Healthcare Instrumentation Workshop forms the basis for future collaborative projects and partnerships
With a growing concern for safe and effective prevention of diseases, as well as diagnosis, treatment and rehabilitation, there has been a significant increase of investment in research and development of healthcare instrumentation in the UK.
With the purpose of identifying the key research challenges in this area, and build partnerships between the University of Liverpool and the UK healthcare industry, the Physics Department held a Healthcare Instrumentation Workshop, sponsored by the OMA network.
The online event took place on Thursday 22 April and attracted over 60 participants, including academics and representatives from companies developing or manufacturing medical instrumentation, and organisations using such devices in a clinical setting.
The workshop was conducted by Constantinos Astreos, Business Development Manager of the Physics Department, and Prof Carsten Welsch, who presented the department’s technical capabilities.
A panel of experts, chaired by Phil Carvil, HealthTec Cluster Manager of STFC, explored the technological trends and challenges in healthcare instrumentation, and Constantinos Astreos gave an overview of research funding opportunities from STFC, EPSRC, the Industrial Strategy Challenge Fund, EU and CRUK.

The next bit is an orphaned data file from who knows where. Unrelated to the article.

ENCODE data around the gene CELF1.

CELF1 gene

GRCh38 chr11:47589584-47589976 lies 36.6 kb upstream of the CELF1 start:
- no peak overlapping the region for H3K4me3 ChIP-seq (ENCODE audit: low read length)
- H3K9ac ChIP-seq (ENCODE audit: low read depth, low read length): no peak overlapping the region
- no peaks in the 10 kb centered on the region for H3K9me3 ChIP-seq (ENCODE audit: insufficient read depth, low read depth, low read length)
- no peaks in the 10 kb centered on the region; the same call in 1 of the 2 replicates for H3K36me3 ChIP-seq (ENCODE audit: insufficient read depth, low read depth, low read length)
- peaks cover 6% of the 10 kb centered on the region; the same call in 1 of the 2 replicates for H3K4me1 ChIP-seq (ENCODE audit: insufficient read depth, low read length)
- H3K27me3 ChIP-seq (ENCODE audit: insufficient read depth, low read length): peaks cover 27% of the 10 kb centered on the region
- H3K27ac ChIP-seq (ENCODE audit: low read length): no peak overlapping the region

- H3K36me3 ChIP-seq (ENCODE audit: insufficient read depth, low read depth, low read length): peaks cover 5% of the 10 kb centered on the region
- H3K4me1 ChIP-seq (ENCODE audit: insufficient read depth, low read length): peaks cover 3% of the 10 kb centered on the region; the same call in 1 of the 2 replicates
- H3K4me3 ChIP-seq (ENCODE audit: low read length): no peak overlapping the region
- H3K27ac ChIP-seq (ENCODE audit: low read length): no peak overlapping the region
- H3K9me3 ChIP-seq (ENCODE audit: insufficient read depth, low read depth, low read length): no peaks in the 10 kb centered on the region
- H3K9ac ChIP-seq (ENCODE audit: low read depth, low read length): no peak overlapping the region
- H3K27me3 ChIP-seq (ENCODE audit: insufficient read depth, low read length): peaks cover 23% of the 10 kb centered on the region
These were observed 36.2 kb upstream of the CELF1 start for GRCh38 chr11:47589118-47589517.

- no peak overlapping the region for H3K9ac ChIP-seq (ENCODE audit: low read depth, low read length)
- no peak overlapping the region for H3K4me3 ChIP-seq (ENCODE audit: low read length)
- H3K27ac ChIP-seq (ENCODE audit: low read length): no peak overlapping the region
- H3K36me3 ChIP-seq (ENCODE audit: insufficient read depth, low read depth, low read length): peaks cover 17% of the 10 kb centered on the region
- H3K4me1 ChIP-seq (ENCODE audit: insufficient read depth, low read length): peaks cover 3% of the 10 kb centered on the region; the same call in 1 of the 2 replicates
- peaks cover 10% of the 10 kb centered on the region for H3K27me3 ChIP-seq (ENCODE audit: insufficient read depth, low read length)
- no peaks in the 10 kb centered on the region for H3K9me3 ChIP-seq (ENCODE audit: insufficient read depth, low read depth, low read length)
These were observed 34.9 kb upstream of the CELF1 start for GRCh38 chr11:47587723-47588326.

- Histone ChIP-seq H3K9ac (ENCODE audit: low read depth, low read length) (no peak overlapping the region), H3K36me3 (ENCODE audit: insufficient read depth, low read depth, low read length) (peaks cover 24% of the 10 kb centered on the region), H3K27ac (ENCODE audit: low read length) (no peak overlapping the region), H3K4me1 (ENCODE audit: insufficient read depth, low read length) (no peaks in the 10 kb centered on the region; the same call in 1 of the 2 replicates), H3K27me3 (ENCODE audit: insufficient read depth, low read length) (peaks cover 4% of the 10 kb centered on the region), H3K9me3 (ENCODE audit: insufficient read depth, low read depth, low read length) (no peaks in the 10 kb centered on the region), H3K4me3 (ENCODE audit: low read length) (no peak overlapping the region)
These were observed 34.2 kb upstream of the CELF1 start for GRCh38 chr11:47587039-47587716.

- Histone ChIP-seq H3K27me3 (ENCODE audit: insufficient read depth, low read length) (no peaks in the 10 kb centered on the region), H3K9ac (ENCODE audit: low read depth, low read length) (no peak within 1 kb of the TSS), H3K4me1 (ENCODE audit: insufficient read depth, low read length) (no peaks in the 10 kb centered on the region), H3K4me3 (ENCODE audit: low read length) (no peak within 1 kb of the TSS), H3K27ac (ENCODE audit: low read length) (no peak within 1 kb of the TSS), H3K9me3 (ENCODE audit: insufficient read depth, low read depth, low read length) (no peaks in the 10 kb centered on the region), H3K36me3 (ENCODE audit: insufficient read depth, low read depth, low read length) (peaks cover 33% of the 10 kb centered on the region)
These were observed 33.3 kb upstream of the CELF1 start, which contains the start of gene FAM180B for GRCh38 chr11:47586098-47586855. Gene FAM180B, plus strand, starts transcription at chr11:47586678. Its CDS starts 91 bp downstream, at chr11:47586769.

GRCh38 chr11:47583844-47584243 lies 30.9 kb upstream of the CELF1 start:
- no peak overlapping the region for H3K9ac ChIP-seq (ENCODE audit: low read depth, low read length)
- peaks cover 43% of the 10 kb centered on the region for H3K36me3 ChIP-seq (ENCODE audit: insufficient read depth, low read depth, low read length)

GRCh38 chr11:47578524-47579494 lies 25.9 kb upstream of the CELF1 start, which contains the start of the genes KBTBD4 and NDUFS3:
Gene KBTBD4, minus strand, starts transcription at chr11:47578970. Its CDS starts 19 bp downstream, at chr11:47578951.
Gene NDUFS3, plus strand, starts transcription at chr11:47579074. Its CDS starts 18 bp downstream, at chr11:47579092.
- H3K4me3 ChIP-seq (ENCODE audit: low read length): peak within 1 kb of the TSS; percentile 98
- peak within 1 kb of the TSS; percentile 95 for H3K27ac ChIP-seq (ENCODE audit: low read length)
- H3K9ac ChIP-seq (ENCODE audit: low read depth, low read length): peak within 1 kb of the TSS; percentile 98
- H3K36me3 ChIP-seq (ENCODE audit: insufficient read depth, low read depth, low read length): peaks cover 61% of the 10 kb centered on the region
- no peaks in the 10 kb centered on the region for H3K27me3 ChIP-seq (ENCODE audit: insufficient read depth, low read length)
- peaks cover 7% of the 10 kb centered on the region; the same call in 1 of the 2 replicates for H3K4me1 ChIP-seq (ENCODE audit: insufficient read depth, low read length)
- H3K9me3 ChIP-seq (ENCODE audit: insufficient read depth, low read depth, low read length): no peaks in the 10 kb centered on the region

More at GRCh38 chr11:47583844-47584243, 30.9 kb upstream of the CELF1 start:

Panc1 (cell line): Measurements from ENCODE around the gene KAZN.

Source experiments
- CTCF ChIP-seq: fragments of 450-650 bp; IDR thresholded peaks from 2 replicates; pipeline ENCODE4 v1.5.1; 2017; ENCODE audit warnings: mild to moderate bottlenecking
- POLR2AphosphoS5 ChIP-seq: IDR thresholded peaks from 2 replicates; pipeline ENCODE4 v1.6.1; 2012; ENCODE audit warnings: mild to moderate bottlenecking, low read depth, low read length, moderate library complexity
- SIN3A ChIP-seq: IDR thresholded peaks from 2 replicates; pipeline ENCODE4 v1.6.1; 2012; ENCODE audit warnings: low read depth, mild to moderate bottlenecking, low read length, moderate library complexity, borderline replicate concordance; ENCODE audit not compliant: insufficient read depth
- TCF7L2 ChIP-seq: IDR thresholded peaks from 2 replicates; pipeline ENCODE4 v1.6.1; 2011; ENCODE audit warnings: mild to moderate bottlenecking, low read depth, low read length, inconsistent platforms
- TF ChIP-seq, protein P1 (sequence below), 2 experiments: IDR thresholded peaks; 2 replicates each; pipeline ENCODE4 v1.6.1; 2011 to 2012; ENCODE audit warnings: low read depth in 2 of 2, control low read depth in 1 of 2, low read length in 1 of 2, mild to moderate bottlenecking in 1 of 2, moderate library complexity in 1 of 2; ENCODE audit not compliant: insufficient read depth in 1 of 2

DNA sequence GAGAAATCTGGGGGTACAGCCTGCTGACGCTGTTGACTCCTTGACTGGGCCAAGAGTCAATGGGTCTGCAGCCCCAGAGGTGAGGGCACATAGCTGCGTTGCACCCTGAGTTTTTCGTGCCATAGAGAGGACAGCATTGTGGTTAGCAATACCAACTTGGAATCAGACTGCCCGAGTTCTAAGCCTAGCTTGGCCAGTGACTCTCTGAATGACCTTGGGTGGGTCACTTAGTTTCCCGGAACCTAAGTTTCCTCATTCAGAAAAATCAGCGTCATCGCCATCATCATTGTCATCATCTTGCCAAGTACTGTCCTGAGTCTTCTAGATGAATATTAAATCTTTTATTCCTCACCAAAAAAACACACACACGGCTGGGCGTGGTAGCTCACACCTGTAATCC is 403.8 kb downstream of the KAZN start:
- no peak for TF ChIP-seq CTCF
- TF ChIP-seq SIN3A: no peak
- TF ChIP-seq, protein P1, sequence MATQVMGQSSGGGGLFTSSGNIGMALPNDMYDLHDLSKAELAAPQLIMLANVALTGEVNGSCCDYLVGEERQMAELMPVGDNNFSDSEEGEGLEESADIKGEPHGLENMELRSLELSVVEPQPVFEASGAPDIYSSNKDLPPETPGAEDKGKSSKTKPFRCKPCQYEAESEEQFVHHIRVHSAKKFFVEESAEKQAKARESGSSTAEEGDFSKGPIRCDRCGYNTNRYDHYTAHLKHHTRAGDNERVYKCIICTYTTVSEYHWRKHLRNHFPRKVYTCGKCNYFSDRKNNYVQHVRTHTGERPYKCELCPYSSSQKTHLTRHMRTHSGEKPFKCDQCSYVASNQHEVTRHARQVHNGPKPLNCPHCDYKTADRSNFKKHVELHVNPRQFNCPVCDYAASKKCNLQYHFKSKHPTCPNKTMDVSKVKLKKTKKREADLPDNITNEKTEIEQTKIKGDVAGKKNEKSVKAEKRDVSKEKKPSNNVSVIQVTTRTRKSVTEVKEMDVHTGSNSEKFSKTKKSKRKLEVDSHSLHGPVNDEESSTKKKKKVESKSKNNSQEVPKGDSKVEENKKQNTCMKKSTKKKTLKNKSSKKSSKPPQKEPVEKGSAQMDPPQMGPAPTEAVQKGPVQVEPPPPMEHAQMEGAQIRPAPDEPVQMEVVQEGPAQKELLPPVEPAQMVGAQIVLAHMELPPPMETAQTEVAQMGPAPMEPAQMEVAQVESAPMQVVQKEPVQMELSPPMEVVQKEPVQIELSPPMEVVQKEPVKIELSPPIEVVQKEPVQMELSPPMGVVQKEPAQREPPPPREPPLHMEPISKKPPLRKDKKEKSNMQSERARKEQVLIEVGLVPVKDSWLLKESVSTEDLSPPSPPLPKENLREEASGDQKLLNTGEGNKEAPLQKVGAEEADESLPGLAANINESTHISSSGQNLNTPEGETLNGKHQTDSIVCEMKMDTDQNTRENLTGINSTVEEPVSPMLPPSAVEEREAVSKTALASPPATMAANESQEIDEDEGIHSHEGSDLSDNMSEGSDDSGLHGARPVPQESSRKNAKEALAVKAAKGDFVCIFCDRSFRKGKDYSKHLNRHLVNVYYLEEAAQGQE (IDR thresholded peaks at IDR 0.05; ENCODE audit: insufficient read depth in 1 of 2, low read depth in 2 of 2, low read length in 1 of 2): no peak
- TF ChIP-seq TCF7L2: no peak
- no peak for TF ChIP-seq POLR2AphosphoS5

The workshop continued with focused group discussions on different areas of future research development. The discussions revolved around the challenges of data science and artificial intelligence in healthcare instrumentation; the effective diagnosis and treatment of medical conditions; and the optimisation of sensor technologies for improved beam diagnostics and patient treatment planning in radiotherapy.
Constantinos Astreos said: “Collaboration between researchers and industry experts is essential if we are to tackle today's research challenges in healthcare. The workshop enabled the building of new relationships and exchange of ideas which we will form the basis of future collaborative projects and partnerships.”
Prof Welsch added: “There are many healthcare challenges which require an interdisciplinary approach and in particular industry-academia collaboration under the guidance of clinical experts. Liverpool physics is in an ideal position to address these challenges given our unique capabilities, infrastructure and research activities. The workshop has allowed us to clearly define a list of healthcare instrumentation R&D priorities, as well as to establish and strengthen links with national and international partners.”